Monday, October 13, 2014

Yesterday's Blog Today: Nearly Perfect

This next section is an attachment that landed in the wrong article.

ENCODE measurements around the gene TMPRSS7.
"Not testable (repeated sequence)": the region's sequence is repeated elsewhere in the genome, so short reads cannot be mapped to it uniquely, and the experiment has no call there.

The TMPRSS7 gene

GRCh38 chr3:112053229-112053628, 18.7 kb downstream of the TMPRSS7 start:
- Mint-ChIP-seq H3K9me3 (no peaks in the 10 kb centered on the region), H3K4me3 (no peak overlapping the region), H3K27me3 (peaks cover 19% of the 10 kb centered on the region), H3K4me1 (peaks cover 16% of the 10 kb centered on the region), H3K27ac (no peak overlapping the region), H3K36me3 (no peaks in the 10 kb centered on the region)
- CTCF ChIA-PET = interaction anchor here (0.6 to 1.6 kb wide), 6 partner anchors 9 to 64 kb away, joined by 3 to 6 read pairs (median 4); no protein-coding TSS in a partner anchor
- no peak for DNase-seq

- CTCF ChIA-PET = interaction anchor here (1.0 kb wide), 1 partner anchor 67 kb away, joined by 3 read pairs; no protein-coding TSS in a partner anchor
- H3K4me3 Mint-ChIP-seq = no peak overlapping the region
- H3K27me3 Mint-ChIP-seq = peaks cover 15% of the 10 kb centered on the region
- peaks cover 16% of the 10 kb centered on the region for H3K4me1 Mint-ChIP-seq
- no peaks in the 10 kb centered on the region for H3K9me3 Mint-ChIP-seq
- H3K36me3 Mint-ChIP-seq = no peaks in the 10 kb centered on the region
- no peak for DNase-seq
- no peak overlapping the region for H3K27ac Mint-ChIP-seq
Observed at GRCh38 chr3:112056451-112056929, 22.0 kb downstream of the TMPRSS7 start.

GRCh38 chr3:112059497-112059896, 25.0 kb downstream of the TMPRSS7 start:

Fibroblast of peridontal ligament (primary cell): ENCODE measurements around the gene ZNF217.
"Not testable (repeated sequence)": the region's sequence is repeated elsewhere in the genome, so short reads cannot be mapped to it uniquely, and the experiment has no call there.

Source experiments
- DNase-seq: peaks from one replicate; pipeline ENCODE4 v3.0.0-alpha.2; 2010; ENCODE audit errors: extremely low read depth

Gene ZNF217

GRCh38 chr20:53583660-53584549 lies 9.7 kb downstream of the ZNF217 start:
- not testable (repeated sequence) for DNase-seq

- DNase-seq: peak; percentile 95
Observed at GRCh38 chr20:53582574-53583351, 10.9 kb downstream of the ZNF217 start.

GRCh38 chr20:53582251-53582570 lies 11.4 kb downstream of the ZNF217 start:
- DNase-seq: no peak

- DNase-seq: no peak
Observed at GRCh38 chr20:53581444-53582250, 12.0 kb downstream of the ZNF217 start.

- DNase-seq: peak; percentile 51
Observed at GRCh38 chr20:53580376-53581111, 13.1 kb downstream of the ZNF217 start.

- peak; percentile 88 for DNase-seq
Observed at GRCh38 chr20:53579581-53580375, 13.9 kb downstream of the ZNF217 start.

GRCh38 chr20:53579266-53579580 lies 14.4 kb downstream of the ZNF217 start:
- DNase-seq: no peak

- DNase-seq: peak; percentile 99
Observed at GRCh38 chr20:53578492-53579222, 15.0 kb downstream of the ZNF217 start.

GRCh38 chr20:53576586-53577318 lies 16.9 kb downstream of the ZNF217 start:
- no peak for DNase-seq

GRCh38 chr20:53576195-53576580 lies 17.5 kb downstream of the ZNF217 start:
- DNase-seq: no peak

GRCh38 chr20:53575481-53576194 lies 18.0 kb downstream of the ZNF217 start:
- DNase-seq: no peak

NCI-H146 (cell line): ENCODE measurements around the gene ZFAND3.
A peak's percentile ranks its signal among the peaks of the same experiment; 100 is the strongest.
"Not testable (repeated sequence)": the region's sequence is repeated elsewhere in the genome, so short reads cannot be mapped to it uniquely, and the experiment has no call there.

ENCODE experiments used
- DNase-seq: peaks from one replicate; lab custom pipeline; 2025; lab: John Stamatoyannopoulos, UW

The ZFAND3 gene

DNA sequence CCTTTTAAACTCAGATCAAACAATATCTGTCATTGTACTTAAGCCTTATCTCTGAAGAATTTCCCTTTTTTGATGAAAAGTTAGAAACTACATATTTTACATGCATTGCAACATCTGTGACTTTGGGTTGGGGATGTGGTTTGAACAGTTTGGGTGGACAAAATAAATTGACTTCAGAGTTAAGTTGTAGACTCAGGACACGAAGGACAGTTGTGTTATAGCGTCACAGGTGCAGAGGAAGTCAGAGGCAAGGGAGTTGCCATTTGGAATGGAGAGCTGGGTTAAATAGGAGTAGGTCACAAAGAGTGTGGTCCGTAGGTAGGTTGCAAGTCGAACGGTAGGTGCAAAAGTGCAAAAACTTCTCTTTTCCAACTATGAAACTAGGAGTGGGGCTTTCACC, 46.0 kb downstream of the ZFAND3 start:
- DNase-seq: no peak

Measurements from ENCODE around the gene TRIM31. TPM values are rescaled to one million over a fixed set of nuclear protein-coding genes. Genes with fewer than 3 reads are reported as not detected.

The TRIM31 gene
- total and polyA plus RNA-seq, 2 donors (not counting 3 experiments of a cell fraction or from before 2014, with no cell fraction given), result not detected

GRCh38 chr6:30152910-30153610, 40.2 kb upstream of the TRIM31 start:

Nearly Perfect It was another nearly perfect day up in the Flathead. The weather has been a little less than ideal, with cloudy skies and early morning rain. But with California in drought and other areas facing flooding, I won’t complain about a bit of wet. It settles the ndust and lets me avoid watering ky lawn. The lawn had begun to prepare itself for the winter that is coming. It has slowed its growing and is changing color. So are the trees. Autumn is in full swing. One of the things that announces the arrival of true Autumn is the return of the Symphony. Today marked the season premiere of our own Glacier Symphony, that organization that constantly surprises me at its ability to pull off really intriguing programs, under the direction of John Zoltek. Today was no different: Zoltek and the marvelous musicians performed Paganini’s First Violin Concerto and Berlioz’ Symphnie Fantastique to the delight of their nearly full house audience. They began with a short overture, a concert arrangement from John Williams’ movie score to “Hook.” Then 18 year old virtuoso Simone Porter took center stage, thin and beautiful and ready, to take on a concerto written by the man who re-defined what the violin can do. She nailed it. I marveled at how the orchestral parts sounded ever so slightly like Rossini but the violin soared to levels of at the time unparalleled brilliance. After the intermission, the orchestra took on the Berlioz, written in 1830 and utterly revolutionizing what an orchestra can do. It was the first symphony to have a program, and the first to bring a single theme, or idée fixe, into every onbe of its five movements. It also was bizarre and daring in orchestration, even depicting an execution by guillotine! And Glacier Symphony nailed it. After the concert, my friend Joop and I went to the Blue Canyon for a drink and dinner. I discovered a microbrew stout that carried solid flavor and experienced a “bucket of burgers” made with Kobe beef. Better still, John Zoltek, his wife, two other lovely ladies associated with the Symphony, and young Miss Porter all showed up at the same tavern. I got to chat with John and his wife at our table, and as we were leaving we stopped at their table, where I got to meet, and thank, Miss Porter, and Joop got the chance to assure her that she was going to be world famous if she played like that. With a deep sense of contentment, I drove Joop to his house and went home. The day would have been perfect, indeed, except that Diane stayed home, feeling exhausted and a bit off. she felt she could not have enjoyed the concert feeling the way she did. She needed a quiet time, and when I got home she told me she had enjoyed the time to herself. So, in a sense, we all got what we needed today, and that is nearly perfect.

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